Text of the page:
After Claiming Wage Theft, Some Uber & Lyft Drivers Are Eligible To Receive A Payout From Landmark $328M Settlement


NEW YORK, NEW YORK – APRIL 28: A Lyft decal is seen on a car in the pick-up area at JFK Airport on April 28, 2023 in New York City. Lyft, the ride-hailing app, confirmed that it will be laying off 1,072 employees, which equals to roughly 26% of its corporate workforce. The layoffs were announced last week but no official number was confirmed. (Photo by Michael M. Santiago/Getty Images)

Ride-sharing companies were designed to democratize expensive transportation while empowering drivers to flexibly earn money on their own time. Except, they weren’t being paid much at all.

Or at least that’s what the New York Attorney General’s office formally accused Uber and Lyft of last year based on many wage theft complaints from drivers with the companies. Their outcries ultimately led to a historic $328M class action lawsuit settlement win that will pay the drivers what they’re reportedly owed.

“They stole money from our wages,” said Lamin Jadda, who is both a Lyft and Uber driver. “We worked hard, but the money was not showing in our wage.”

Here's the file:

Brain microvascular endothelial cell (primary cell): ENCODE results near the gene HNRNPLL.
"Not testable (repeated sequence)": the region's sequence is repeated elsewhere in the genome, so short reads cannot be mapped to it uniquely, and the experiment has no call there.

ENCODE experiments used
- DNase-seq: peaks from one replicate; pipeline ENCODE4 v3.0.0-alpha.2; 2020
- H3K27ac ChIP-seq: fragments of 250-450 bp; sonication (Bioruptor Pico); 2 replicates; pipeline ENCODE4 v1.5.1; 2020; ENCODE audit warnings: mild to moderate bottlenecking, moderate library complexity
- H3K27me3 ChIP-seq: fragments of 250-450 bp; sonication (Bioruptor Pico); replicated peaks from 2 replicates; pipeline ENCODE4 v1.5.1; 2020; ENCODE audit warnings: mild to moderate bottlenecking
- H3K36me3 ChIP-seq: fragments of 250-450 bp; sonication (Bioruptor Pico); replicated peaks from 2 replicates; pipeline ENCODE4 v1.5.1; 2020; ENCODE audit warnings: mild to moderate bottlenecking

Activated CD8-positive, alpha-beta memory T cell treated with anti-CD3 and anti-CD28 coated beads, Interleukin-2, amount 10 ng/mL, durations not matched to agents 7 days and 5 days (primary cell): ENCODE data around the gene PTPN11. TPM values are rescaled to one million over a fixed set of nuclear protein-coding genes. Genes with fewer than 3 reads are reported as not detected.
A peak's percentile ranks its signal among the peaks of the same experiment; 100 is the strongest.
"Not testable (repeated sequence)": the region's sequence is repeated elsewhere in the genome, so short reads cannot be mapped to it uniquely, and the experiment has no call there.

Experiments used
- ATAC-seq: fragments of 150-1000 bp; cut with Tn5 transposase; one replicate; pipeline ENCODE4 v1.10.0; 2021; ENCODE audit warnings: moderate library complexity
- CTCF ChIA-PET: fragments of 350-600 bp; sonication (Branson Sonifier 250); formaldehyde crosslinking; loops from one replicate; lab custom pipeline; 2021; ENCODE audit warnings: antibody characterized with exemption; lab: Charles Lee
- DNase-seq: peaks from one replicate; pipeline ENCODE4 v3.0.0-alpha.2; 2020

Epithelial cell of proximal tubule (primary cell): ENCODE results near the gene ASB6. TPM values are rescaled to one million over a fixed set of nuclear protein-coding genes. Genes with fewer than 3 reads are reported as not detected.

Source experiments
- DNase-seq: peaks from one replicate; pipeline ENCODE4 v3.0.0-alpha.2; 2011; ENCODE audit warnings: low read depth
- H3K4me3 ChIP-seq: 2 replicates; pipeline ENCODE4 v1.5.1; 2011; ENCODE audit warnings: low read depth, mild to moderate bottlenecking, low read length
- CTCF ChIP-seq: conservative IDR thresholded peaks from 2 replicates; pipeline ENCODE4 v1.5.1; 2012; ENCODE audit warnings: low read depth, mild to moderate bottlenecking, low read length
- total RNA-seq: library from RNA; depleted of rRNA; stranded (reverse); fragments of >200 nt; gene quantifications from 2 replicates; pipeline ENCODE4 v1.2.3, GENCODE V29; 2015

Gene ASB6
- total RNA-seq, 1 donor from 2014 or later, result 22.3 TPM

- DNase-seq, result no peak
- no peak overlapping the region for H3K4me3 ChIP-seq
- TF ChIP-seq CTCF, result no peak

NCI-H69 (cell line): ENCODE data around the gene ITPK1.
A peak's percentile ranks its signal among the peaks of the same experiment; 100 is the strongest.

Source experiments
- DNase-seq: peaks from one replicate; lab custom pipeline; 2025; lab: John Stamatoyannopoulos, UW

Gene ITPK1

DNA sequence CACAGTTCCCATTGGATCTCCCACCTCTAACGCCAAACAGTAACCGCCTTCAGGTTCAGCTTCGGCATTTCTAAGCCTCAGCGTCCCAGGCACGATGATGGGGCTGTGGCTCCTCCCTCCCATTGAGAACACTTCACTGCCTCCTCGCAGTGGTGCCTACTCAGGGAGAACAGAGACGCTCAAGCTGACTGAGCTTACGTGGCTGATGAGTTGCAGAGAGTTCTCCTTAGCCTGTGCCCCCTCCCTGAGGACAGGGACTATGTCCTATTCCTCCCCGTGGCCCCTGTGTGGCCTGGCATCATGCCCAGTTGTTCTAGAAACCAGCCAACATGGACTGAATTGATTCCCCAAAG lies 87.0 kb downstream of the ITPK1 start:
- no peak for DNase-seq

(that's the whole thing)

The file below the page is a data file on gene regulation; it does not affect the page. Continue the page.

“Thank you for refusing to give up because together we won,” Attorney General Letitia James said during a press conference announcing the landmark win. “Three-hundred and twenty-eight million dollars that will go back to all of the drivers who were denied their fair pay.”

Bhairavi Desai, executive director of the New York Taxi Workers Alliance said, “Drivers came to our union office saying there’s something off. Why is this money that we thought the passenger is supposed to pay? Why are they taking it from us?”

This issue has been bubbling for awhile, and New York isn’t the only state that has seen disgruntled ride share drivers on the verge of revolt.

As ESSENCE previously reported, last spring, Atlanta area drivers that usually pickup customers at the Hartsfield Airport went on strike.

“It would be a disaster especially if you’re visiting {Atlanta},” Atlanta-native Felicia Slater said in an 11Alive report. “That’s one of the top services you’ll need if you’re trying to get from point A to point B.”

The outlet also pointed out that passengers recognize that Uber’s policies have more built-in provision for customers and not nearly enough for drivers.

“I got to the pickup, (and) he was upset and cursing me out because I had mistaken another man,” an interviewee shared to 11 Alive regarding an incident with an unhappy passenger.

Another person shared how hard it was to continue working as a ride share driver as they contend with rising living costs.

“I do not have enough money to put gas in the car at the end of the day,” Muhammad said. “If I need maintenance I don’t have money to buy a tire.”



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